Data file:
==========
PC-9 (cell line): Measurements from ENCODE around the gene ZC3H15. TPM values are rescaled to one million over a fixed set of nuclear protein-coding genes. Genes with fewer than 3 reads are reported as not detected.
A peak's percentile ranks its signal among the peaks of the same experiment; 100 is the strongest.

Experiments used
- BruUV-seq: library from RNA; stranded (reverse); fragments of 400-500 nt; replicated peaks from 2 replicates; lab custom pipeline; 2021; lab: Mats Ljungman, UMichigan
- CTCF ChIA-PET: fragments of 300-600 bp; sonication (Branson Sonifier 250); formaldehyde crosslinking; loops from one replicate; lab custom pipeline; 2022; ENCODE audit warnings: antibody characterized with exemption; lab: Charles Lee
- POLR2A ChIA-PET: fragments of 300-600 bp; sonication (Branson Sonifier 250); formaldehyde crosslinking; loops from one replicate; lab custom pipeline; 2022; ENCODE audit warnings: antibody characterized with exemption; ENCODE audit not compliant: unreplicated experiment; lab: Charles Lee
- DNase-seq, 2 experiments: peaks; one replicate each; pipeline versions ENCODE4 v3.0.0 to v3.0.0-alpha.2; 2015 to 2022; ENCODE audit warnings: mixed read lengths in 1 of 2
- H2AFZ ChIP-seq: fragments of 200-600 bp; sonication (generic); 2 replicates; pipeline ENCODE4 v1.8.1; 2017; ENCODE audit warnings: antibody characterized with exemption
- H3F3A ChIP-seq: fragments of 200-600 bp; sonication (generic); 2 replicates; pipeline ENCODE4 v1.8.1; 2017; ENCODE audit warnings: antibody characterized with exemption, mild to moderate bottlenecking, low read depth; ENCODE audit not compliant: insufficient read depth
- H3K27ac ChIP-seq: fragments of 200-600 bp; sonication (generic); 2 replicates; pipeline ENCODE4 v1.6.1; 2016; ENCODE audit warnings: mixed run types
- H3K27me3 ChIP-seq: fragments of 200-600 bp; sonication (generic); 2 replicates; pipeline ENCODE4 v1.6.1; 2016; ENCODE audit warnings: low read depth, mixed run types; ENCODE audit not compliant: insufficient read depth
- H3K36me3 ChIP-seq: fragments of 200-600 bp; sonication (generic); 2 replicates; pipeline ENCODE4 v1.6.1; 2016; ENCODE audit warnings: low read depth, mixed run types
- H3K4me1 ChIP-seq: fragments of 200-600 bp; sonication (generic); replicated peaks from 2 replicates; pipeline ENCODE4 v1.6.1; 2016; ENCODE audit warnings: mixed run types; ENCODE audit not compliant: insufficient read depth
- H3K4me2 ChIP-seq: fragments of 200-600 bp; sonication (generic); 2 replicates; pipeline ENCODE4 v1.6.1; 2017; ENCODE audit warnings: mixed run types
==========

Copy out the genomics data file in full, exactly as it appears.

PC-9 (cell line): Measurements from ENCODE around the gene ZC3H15. TPM values are rescaled to one million over a fixed set of nuclear protein-coding genes. Genes with fewer than 3 reads are reported as not detected.
A peak's percentile ranks its signal among the peaks of the same experiment; 100 is the strongest.

Experiments used
- BruUV-seq: library from RNA; stranded (reverse); fragments of 400-500 nt; replicated peaks from 2 replicates; lab custom pipeline; 2021; lab: Mats Ljungman, UMichigan
- CTCF ChIA-PET: fragments of 300-600 bp; sonication (Branson Sonifier 250); formaldehyde crosslinking; loops from one replicate; lab custom pipeline; 2022; ENCODE audit warnings: antibody characterized with exemption; lab: Charles Lee
- POLR2A ChIA-PET: fragments of 300-600 bp; sonication (Branson Sonifier 250); formaldehyde crosslinking; loops from one replicate; lab custom pipeline; 2022; ENCODE audit warnings: antibody characterized with exemption; ENCODE audit not compliant: unreplicated experiment; lab: Charles Lee
- DNase-seq, 2 experiments: peaks; one replicate each; pipeline versions ENCODE4 v3.0.0 to v3.0.0-alpha.2; 2015 to 2022; ENCODE audit warnings: mixed read lengths in 1 of 2
- H2AFZ ChIP-seq: fragments of 200-600 bp; sonication (generic); 2 replicates; pipeline ENCODE4 v1.8.1; 2017; ENCODE audit warnings: antibody characterized with exemption
- H3F3A ChIP-seq: fragments of 200-600 bp; sonication (generic); 2 replicates; pipeline ENCODE4 v1.8.1; 2017; ENCODE audit warnings: antibody characterized with exemption, mild to moderate bottlenecking, low read depth; ENCODE audit not compliant: insufficient read depth
- H3K27ac ChIP-seq: fragments of 200-600 bp; sonication (generic); 2 replicates; pipeline ENCODE4 v1.6.1; 2016; ENCODE audit warnings: mixed run types
- H3K27me3 ChIP-seq: fragments of 200-600 bp; sonication (generic); 2 replicates; pipeline ENCODE4 v1.6.1; 2016; ENCODE audit warnings: low read depth, mixed run types; ENCODE audit not compliant: insufficient read depth
- H3K36me3 ChIP-seq: fragments of 200-600 bp; sonication (generic); 2 replicates; pipeline ENCODE4 v1.6.1; 2016; ENCODE audit warnings: low read depth, mixed run types
- H3K4me1 ChIP-seq: fragments of 200-600 bp; sonication (generic); replicated peaks from 2 replicates; pipeline ENCODE4 v1.6.1; 2016; ENCODE audit warnings: mixed run types; ENCODE audit not compliant: insufficient read depth
- H3K4me2 ChIP-seq: fragments of 200-600 bp; sonication (generic); 2 replicates; pipeline ENCODE4 v1.6.1; 2017; ENCODE audit warnings: mixed run types